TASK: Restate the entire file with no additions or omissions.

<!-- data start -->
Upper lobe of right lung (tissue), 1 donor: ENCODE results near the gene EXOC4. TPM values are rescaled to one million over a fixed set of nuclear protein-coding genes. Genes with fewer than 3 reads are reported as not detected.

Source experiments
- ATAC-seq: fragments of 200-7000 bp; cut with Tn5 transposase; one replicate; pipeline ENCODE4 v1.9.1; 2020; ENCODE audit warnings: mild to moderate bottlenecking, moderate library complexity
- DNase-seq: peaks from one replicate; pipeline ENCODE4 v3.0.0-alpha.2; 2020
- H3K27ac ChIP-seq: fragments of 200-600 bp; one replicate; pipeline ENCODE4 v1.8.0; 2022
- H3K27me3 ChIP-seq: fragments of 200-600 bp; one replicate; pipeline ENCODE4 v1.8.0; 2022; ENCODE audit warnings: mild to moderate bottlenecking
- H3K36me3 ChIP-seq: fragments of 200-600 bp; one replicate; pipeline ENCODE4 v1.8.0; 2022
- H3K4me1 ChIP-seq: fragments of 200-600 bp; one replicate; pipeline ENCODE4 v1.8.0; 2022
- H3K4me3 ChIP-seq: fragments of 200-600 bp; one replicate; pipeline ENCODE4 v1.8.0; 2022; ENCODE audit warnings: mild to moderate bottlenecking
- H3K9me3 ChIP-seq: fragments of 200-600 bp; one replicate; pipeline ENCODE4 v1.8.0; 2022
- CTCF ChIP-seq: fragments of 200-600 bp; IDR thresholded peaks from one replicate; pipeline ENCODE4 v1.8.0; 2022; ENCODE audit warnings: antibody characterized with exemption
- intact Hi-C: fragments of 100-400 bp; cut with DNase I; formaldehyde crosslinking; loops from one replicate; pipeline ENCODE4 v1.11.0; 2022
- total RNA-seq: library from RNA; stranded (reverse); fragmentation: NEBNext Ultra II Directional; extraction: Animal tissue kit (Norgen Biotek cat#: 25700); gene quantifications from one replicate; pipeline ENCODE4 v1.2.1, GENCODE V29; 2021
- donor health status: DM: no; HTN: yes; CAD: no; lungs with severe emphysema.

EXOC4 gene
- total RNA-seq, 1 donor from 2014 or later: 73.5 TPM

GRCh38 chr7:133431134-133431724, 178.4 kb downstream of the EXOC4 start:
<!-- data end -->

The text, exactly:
Upper lobe of right lung (tissue), 1 donor: ENCODE results near the gene EXOC4. TPM values are rescaled to one million over a fixed set of nuclear protein-coding genes. Genes with fewer than 3 reads are reported as not detected.

Source experiments
- ATAC-seq: fragments of 200-7000 bp; cut with Tn5 transposase; one replicate; pipeline ENCODE4 v1.9.1; 2020; ENCODE audit warnings: mild to moderate bottlenecking, moderate library complexity
- DNase-seq: peaks from one replicate; pipeline ENCODE4 v3.0.0-alpha.2; 2020
- H3K27ac ChIP-seq: fragments of 200-600 bp; one replicate; pipeline ENCODE4 v1.8.0; 2022
- H3K27me3 ChIP-seq: fragments of 200-600 bp; one replicate; pipeline ENCODE4 v1.8.0; 2022; ENCODE audit warnings: mild to moderate bottlenecking
- H3K36me3 ChIP-seq: fragments of 200-600 bp; one replicate; pipeline ENCODE4 v1.8.0; 2022
- H3K4me1 ChIP-seq: fragments of 200-600 bp; one replicate; pipeline ENCODE4 v1.8.0; 2022
- H3K4me3 ChIP-seq: fragments of 200-600 bp; one replicate; pipeline ENCODE4 v1.8.0; 2022; ENCODE audit warnings: mild to moderate bottlenecking
- H3K9me3 ChIP-seq: fragments of 200-600 bp; one replicate; pipeline ENCODE4 v1.8.0; 2022
- CTCF ChIP-seq: fragments of 200-600 bp; IDR thresholded peaks from one replicate; pipeline ENCODE4 v1.8.0; 2022; ENCODE audit warnings: antibody characterized with exemption
- intact Hi-C: fragments of 100-400 bp; cut with DNase I; formaldehyde crosslinking; loops from one replicate; pipeline ENCODE4 v1.11.0; 2022
- total RNA-seq: library from RNA; stranded (reverse); fragmentation: NEBNext Ultra II Directional; extraction: Animal tissue kit (Norgen Biotek cat#: 25700); gene quantifications from one replicate; pipeline ENCODE4 v1.2.1, GENCODE V29; 2021
- donor health status: DM: no; HTN: yes; CAD: no; lungs with severe emphysema.

EXOC4 gene
- total RNA-seq, 1 donor from 2014 or later: 73.5 TPM

GRCh38 chr7:133431134-133431724, 178.4 kb downstream of the EXOC4 start: